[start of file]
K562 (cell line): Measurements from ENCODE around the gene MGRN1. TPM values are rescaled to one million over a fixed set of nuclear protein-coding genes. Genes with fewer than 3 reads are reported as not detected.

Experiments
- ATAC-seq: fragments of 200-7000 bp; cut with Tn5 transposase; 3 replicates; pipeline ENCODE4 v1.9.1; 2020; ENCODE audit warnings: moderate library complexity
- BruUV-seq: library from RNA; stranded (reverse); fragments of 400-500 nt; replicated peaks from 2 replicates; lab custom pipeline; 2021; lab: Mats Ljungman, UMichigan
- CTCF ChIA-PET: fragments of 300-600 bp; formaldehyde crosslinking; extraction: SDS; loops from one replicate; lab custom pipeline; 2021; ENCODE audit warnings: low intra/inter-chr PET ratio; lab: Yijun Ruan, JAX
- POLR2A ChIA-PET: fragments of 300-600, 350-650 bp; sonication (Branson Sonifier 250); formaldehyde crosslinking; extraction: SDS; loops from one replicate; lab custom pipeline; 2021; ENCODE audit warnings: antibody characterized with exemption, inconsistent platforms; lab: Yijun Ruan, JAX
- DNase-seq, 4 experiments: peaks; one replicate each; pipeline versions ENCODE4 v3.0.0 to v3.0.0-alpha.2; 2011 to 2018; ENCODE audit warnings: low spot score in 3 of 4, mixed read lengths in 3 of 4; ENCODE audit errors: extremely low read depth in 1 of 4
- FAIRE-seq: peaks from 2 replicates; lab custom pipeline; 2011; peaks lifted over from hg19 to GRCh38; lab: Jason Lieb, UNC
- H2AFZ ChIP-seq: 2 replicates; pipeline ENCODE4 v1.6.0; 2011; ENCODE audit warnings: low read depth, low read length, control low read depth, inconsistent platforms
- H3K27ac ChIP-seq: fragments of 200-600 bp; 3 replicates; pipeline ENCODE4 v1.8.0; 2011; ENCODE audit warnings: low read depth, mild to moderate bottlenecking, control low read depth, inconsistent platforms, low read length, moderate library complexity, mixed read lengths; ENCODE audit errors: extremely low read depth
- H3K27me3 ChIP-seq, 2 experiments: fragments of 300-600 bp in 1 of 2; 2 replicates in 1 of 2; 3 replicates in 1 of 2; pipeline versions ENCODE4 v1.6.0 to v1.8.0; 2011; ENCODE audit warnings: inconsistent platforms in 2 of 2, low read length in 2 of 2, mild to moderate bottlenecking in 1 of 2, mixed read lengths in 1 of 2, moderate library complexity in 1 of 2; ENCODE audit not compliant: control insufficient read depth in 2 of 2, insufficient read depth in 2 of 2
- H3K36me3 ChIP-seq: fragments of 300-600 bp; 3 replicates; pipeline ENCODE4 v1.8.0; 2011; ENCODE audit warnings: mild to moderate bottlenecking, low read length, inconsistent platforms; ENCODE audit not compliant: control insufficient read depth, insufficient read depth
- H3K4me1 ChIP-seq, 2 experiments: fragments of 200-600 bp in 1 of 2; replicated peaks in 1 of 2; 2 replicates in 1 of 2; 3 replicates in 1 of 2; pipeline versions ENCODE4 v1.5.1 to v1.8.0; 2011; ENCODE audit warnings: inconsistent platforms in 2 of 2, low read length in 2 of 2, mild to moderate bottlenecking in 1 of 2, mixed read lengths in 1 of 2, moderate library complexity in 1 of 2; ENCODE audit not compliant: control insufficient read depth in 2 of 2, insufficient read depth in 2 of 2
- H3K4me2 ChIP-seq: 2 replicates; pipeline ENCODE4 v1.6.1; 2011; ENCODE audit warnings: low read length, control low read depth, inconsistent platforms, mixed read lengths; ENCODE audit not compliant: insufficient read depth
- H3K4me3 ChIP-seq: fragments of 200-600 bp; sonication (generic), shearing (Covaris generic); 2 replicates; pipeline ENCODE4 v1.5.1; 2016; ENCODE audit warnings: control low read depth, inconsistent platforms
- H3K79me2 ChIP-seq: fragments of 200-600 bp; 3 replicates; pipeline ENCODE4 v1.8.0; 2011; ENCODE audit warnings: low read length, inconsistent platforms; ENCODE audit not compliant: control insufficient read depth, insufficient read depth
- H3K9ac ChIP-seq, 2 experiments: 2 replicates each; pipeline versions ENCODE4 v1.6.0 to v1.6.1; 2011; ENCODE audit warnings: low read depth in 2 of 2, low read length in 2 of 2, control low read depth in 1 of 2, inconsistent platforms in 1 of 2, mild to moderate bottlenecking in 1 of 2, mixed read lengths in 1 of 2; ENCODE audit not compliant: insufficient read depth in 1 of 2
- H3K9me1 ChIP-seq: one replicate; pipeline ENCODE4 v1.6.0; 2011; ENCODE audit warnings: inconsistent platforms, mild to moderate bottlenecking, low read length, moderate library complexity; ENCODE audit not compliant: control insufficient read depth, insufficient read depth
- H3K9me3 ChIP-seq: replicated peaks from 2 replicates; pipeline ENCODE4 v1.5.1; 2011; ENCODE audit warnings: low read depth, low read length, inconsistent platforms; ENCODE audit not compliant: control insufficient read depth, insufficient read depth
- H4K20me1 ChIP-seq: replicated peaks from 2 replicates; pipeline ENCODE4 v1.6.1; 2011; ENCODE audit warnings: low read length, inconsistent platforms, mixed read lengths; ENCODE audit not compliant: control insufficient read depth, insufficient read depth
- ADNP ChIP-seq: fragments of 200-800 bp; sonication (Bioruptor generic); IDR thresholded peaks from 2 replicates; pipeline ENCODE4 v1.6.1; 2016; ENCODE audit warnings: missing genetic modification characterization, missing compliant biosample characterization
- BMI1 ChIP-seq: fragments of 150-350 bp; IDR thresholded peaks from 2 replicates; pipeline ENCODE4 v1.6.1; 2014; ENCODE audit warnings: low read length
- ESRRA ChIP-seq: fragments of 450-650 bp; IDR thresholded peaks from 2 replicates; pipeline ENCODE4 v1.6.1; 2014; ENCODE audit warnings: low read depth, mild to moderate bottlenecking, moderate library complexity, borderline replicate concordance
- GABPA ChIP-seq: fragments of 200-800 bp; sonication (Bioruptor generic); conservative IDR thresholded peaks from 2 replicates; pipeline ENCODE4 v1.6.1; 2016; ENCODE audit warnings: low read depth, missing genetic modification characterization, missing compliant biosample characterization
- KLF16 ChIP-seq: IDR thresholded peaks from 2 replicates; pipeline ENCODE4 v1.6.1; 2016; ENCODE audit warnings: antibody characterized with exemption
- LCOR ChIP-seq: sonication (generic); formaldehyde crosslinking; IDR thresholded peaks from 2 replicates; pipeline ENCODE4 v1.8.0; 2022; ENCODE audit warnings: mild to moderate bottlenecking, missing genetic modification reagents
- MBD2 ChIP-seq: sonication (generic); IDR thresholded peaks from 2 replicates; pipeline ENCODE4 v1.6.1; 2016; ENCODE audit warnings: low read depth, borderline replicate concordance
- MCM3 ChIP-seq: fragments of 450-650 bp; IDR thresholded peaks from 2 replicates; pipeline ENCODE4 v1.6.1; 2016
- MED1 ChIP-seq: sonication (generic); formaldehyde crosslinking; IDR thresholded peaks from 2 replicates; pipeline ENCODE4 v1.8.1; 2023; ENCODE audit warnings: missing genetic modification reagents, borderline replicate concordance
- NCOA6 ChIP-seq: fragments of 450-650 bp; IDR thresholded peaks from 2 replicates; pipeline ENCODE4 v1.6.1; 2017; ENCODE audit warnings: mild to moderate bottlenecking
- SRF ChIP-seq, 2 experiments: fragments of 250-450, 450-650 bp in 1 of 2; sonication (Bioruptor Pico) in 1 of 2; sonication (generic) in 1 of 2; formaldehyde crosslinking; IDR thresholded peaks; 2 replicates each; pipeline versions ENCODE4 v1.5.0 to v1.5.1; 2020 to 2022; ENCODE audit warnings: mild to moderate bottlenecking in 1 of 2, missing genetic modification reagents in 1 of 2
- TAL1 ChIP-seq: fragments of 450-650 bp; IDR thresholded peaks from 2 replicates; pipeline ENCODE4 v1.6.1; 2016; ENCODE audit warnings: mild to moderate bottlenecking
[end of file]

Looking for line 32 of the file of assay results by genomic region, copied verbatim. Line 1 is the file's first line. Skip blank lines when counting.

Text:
- TAL1 ChIP-seq: fragments of 450-650 bp; IDR thresholded peaks from 2 replicates; pipeline ENCODE4 v1.6.1; 2016; ENCODE audit warnings: mild to moderate bottlenecking